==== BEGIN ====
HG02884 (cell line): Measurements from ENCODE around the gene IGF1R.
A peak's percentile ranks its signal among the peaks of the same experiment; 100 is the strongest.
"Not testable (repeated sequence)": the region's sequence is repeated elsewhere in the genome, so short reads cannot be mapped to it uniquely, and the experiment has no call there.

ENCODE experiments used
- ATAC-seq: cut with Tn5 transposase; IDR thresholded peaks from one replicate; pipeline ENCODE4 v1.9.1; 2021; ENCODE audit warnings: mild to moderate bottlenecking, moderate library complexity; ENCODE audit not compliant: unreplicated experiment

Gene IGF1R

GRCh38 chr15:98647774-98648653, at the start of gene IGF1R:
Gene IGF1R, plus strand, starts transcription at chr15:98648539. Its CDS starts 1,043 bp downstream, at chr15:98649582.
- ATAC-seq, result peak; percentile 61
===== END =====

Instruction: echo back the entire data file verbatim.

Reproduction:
HG02884 (cell line): Measurements from ENCODE around the gene IGF1R.
A peak's percentile ranks its signal among the peaks of the same experiment; 100 is the strongest.
"Not testable (repeated sequence)": the region's sequence is repeated elsewhere in the genome, so short reads cannot be mapped to it uniquely, and the experiment has no call there.

ENCODE experiments used
- ATAC-seq: cut with Tn5 transposase; IDR thresholded peaks from one replicate; pipeline ENCODE4 v1.9.1; 2021; ENCODE audit warnings: mild to moderate bottlenecking, moderate library complexity; ENCODE audit not compliant: unreplicated experiment

Gene IGF1R

GRCh38 chr15:98647774-98648653, at the start of gene IGF1R:
Gene IGF1R, plus strand, starts transcription at chr15:98648539. Its CDS starts 1,043 bp downstream, at chr15:98649582.
- ATAC-seq, result peak; percentile 61